Last week the results of the RTS,S phase III clinical trial, the largest test on children in Africa that has ever been done, were presented. These results point to the RTS,S vaccine against malaria reducing the risk of contracting the disease by 56%, and its reducing the risk of grave cases of malaria contracted by children between the ages of 5 and 17 months by 47%.
Salud por Derecho has interviewed John Aponte, a researching doctor at Barcelona’s Centro de Investigación en Salud Internacional (CRESIB – Research Centre for International Health), who has worked on the design, implementation and clinical trials to evaluate malaria prevention instruments at Mozambique’s Maniça Health Centre (Centro de Salud de Maniça), one of the 11 African centres involved in the trials.
Salud por Derecho (SxD): Congratulations on the results. Achieving efficacy of more than 50% on a malaria vaccine is a highly positive result.
John Aponte (JA): Yes it is. This vaccine against malaria is the first vaccine ever against a parasite, which in and of itself is a great achievement, since a vaccine against parasites has never been attained before.
SxD: What do you think this discovery will mean in the fight against poverty-related diseases?
JA: It is a significant step forward since it’s the first vaccine against one of the diseases with the highest infant mortality tolls in Africa. The vaccine was envisaged for administering to children within their vaccine schedule, availing itself of that same distribution mechanism. This means it will be integrated into an existing system and will not entail any additional visits to the doctor. The trial’s proven efficacy and safety in administration together with other children’s vaccines marks a great achievement since in a region like Africa, whose health systems are very weak, seizing one of the very few elements of the health system that works relatively well, that is the vaccination services, has become an indispensable prerequisite for achieving widespread immunization among children.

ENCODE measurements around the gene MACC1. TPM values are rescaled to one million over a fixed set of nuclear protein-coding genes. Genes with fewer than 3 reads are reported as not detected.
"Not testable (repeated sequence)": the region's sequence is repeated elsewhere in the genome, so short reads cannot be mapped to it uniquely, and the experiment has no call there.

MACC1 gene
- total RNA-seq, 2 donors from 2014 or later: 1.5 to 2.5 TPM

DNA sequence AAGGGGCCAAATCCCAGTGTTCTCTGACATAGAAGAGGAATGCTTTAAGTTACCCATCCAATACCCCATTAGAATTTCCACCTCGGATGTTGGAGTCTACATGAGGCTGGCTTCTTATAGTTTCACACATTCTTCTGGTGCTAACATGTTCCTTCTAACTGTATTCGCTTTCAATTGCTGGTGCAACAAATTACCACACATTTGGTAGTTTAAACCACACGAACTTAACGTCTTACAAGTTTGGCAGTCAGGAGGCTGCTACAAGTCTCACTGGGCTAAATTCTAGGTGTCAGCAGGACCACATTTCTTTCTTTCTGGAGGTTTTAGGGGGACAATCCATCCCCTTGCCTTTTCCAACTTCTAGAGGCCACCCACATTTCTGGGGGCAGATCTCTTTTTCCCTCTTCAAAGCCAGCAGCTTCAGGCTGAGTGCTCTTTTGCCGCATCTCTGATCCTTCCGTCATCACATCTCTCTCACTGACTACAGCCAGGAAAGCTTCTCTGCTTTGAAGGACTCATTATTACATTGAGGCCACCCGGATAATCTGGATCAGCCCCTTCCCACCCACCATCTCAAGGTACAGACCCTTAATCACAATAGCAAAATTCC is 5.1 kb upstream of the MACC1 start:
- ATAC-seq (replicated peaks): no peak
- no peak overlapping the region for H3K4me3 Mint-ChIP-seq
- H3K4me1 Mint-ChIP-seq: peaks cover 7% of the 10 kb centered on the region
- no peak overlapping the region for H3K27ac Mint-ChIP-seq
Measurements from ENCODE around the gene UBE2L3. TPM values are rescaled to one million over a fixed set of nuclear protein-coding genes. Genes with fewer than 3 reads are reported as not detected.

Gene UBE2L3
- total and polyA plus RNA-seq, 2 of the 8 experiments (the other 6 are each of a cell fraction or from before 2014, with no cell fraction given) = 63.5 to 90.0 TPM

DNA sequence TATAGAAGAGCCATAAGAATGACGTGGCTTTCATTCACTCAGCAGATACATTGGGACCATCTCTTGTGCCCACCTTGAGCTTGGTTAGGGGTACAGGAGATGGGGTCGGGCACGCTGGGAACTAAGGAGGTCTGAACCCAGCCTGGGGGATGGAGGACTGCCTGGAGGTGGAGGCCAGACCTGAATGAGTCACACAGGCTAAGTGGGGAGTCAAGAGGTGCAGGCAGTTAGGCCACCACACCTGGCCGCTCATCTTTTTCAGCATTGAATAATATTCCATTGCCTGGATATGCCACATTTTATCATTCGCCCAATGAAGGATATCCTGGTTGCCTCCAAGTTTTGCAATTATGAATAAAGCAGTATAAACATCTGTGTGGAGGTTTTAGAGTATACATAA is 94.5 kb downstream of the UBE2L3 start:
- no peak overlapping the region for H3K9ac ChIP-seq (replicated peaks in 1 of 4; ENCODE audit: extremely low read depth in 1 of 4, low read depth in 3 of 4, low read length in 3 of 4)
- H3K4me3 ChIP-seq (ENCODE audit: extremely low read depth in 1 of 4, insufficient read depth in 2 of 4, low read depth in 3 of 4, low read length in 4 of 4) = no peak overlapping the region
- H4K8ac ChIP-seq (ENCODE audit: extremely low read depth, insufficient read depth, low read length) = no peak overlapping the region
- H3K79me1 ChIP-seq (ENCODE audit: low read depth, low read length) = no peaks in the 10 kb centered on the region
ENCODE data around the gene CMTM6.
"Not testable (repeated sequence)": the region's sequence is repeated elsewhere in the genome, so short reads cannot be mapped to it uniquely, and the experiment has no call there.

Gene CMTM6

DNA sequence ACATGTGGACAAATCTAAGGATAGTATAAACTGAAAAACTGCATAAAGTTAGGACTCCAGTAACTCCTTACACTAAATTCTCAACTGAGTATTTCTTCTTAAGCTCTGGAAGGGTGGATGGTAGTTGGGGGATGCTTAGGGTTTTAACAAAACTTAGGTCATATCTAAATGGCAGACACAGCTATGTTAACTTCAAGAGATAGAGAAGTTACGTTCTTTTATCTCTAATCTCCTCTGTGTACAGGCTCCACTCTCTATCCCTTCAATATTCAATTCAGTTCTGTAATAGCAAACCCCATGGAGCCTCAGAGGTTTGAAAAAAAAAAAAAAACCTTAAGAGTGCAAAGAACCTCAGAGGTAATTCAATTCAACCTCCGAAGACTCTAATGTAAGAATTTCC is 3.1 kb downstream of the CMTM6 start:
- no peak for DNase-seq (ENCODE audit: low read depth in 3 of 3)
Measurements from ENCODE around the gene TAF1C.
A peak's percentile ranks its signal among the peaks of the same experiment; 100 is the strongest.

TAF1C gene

SxD: The results presented are not yet definitive, but rather those attained after having administered the vaccination for a year. When will the final results be known? Do you believe the efficacy results will be higher in other population groups and in the longer term?
JA: The trial will conclude in 2014, and that is when the final results will be known. The results will include the vaccination’s effects in children under the age of 5 months, as requested by the World Health Organization (WHO), in addition to the effects of an extra booster to determine whether the duration of its protection can be extended.
SxD: Will it be able to be used in adults?
JA: In the preliminary phases of this trial, testing was done on adults as well as children under the age of 14 and the vaccine proved to be safe. However, it was designed to be given to children, whose mortality rate is the highest.
SxD: What role did the Maniça Health Centre play in this trail?
JA: The Maniça Health Centre played a key role in the preliminary phases of the trial, during the transition from phase I to phase II. That was when the key testing for safety was performed. And without that testing, we couldn’t have moved forward. In this phase of the research, Maniça was one of the 10 centres in the seven African countries where more than 15,000 children have been vaccinated.